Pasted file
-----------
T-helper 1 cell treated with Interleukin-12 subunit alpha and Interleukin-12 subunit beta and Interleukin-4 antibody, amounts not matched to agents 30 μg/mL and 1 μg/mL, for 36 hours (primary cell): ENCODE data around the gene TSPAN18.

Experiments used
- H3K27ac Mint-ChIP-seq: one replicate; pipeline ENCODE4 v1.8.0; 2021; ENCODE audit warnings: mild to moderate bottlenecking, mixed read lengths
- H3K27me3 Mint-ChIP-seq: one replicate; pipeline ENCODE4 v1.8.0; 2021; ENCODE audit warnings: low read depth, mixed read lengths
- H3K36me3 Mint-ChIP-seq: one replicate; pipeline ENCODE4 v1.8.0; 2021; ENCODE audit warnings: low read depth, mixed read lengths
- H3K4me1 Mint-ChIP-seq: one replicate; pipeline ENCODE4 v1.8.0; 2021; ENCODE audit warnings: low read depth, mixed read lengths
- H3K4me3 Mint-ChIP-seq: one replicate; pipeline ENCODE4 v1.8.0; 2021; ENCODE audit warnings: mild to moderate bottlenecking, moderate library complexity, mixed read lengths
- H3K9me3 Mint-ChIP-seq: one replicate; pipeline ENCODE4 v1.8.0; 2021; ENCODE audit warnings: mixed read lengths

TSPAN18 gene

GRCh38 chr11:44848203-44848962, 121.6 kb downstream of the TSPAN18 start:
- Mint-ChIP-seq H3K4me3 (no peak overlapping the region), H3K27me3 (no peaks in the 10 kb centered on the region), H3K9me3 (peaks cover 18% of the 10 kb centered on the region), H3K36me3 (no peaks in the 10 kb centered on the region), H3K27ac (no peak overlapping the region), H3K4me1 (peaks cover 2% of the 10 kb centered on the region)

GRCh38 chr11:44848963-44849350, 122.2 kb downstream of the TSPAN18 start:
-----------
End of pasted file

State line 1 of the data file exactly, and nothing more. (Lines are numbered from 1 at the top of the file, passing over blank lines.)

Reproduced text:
T-helper 1 cell treated with Interleukin-12 subunit alpha and Interleukin-12 subunit beta and Interleukin-4 antibody, amounts not matched to agents 30 μg/mL and 1 μg/mL, for 36 hours (primary cell): ENCODE data around the gene TSPAN18.